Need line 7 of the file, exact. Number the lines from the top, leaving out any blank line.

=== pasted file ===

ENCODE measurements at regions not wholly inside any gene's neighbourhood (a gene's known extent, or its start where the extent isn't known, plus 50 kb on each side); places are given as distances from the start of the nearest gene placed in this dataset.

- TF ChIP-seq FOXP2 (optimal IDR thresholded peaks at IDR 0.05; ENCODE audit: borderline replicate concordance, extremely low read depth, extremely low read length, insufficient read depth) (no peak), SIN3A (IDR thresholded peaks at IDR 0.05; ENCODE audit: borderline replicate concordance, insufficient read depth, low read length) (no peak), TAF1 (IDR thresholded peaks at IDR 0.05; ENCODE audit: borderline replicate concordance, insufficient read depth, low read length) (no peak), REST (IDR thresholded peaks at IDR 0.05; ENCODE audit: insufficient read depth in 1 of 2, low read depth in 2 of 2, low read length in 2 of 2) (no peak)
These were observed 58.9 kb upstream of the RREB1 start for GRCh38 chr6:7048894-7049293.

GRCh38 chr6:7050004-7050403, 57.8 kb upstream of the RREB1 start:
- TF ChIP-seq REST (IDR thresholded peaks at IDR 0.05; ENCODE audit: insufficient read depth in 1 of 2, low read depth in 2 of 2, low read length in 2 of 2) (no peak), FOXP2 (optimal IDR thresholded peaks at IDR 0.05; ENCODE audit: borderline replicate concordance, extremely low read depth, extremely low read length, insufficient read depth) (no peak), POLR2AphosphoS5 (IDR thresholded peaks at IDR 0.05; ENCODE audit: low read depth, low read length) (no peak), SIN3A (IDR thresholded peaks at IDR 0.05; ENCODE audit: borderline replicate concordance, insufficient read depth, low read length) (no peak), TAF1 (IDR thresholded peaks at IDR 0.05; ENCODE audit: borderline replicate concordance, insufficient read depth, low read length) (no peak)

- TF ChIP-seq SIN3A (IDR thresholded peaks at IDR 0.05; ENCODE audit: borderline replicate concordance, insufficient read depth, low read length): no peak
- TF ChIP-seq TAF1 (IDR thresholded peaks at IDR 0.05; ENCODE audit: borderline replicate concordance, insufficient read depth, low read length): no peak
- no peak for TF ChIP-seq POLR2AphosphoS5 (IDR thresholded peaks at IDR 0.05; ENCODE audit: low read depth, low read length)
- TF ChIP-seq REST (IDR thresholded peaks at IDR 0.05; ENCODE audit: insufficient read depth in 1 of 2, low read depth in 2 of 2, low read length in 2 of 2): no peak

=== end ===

- TF ChIP-seq TAF1 (IDR thresholded peaks at IDR 0.05; ENCODE audit: borderline replicate concordance, insufficient read depth, low read length): no peak